Surveys have proved milling to be the most important and challenging component in durum wheat value-chain development. Wheat millers suggested that a balanced approach should be adopted in introducing durum wheat in Pakistan. Since it will replace bread wheat, reduction in bread wheat supply will resultantly raise prices of staple food that will create problem for government to deal with the situation.
Dr Muhammad Imtiaz, CIMMYT Country Representative for Pakistan, said that the introduction of soft durum technology is extremely important for future investment as milling of durum wheat in normal flour mills will be possible using this technology. About the availability of durum wheat seed to farmers, he said the provincial agricultural departments have to play an important role.
A study carried out by CIMMYT on durum wheat value chain in Pakistan suggests development of a comprehensive durum wheat awareness programme containing complete production technology package, nutritional composition, prospective markets and expected price of durum wheat.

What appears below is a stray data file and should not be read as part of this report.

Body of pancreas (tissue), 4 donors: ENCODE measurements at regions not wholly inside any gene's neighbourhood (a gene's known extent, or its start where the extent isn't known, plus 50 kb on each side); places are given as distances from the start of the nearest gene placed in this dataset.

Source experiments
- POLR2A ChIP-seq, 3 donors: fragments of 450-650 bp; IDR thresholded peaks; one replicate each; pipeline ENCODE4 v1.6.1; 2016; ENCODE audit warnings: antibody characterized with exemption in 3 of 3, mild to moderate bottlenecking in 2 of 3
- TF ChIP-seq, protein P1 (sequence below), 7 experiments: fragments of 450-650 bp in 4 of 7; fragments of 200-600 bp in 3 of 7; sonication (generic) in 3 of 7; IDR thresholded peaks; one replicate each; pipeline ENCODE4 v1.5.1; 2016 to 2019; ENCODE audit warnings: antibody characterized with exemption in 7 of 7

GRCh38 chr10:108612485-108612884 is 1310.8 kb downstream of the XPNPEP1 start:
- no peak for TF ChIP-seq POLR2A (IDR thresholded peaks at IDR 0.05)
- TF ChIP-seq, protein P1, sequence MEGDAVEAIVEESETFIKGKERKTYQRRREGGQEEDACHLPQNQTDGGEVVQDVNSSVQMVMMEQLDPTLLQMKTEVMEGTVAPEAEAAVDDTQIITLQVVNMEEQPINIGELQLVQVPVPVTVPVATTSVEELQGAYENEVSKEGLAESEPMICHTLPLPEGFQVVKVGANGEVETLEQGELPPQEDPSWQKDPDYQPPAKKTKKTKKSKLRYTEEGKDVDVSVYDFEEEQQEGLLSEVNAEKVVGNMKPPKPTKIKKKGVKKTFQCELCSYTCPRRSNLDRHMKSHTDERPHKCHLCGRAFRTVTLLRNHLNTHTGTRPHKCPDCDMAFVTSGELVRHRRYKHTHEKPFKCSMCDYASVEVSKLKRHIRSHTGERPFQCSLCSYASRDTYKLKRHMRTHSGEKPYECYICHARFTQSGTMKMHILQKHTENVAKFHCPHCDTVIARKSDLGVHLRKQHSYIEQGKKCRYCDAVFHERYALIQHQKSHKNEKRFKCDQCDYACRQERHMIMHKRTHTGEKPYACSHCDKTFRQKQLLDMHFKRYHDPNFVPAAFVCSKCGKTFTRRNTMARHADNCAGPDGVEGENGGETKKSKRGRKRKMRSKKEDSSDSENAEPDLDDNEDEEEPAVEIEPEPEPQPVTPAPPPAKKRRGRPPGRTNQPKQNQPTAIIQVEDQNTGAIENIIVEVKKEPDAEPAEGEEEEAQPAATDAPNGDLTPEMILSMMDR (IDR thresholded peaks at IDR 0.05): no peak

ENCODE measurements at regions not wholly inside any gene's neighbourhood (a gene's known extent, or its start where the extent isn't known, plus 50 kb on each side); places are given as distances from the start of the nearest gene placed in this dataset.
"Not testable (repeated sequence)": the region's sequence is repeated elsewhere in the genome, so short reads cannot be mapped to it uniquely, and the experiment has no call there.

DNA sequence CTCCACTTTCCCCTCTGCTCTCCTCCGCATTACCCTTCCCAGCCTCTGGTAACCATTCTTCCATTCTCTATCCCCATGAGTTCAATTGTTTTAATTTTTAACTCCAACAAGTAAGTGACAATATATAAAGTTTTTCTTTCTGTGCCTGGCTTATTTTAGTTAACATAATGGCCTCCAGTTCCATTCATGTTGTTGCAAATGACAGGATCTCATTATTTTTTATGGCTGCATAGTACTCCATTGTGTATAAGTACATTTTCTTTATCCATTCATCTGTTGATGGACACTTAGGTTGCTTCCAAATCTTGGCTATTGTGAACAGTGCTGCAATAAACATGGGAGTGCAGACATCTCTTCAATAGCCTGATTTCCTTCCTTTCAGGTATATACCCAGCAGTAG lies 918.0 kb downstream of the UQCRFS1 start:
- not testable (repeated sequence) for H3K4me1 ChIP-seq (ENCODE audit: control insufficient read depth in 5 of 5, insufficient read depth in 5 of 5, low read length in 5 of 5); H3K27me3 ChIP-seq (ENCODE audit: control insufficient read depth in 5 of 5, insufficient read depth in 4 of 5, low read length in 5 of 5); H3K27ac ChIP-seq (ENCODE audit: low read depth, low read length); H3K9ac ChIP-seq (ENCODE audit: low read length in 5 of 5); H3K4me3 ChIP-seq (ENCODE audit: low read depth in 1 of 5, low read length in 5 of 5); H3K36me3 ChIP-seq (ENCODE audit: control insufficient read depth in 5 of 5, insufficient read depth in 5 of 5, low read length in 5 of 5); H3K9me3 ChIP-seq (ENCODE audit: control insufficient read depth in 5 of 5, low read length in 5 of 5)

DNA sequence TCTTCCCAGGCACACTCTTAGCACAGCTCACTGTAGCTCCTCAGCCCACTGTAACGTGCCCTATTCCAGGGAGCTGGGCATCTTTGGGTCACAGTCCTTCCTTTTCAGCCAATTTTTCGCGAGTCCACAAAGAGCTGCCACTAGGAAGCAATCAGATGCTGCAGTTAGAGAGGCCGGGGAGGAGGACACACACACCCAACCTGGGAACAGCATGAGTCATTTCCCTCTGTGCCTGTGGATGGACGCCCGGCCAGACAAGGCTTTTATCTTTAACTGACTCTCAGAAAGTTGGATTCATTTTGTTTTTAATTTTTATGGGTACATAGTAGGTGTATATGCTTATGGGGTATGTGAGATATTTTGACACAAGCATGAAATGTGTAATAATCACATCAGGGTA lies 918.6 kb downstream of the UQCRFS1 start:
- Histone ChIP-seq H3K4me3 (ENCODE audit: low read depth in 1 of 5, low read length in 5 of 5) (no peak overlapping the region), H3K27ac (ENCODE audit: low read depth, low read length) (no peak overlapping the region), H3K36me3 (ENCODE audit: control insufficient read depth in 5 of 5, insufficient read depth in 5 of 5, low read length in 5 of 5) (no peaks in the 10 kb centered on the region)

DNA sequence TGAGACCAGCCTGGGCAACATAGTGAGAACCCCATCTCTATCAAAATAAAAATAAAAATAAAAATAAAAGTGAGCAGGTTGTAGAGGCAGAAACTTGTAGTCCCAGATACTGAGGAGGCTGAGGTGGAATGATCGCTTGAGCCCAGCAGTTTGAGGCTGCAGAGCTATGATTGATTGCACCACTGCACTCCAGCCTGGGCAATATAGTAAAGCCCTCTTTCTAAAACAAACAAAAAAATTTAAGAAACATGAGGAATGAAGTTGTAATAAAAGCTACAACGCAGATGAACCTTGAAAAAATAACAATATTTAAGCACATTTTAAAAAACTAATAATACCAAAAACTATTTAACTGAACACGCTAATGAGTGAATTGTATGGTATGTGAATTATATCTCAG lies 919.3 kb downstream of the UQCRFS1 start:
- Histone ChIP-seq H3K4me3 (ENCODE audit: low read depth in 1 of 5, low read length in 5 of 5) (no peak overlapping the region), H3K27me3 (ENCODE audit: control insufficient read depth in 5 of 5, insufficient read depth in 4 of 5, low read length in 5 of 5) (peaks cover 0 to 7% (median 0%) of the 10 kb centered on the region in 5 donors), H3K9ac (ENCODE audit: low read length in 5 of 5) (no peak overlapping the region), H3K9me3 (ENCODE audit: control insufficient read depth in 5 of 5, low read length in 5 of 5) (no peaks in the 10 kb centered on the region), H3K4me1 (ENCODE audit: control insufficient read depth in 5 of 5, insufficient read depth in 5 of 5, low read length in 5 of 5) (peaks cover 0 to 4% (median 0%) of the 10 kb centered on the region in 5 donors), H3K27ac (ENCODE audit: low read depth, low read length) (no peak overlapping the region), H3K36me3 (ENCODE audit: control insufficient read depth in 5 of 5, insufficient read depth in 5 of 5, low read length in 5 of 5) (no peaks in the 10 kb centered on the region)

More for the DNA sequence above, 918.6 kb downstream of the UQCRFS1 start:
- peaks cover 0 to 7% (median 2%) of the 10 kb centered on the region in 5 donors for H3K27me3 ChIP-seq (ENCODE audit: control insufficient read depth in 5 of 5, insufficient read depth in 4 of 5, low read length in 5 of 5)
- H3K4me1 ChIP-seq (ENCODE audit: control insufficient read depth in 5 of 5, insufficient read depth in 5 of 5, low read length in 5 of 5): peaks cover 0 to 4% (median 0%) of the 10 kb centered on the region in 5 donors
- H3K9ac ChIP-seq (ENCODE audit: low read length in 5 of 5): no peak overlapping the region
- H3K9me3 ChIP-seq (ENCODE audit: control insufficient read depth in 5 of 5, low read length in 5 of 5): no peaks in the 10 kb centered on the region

The study seeks to map wheat value chain, gauge existing awareness of durum wheat, assess willingness of chief wheat value-chain actors and identify effective programme interventions for successful and sustainable durum wheat value chain development in Pakistan.
Among the government measures to promote durum wheat, the CIMMYT study suggests focus on guaranteed sale of durum grains through developing strong linkages among value-chain actors instead of input subsidy. Food processing industry should use these means to widespread their innovative products. Export possibility of durum pasta will significantly generate foreign exchange and employment that will spur economic growth of the country.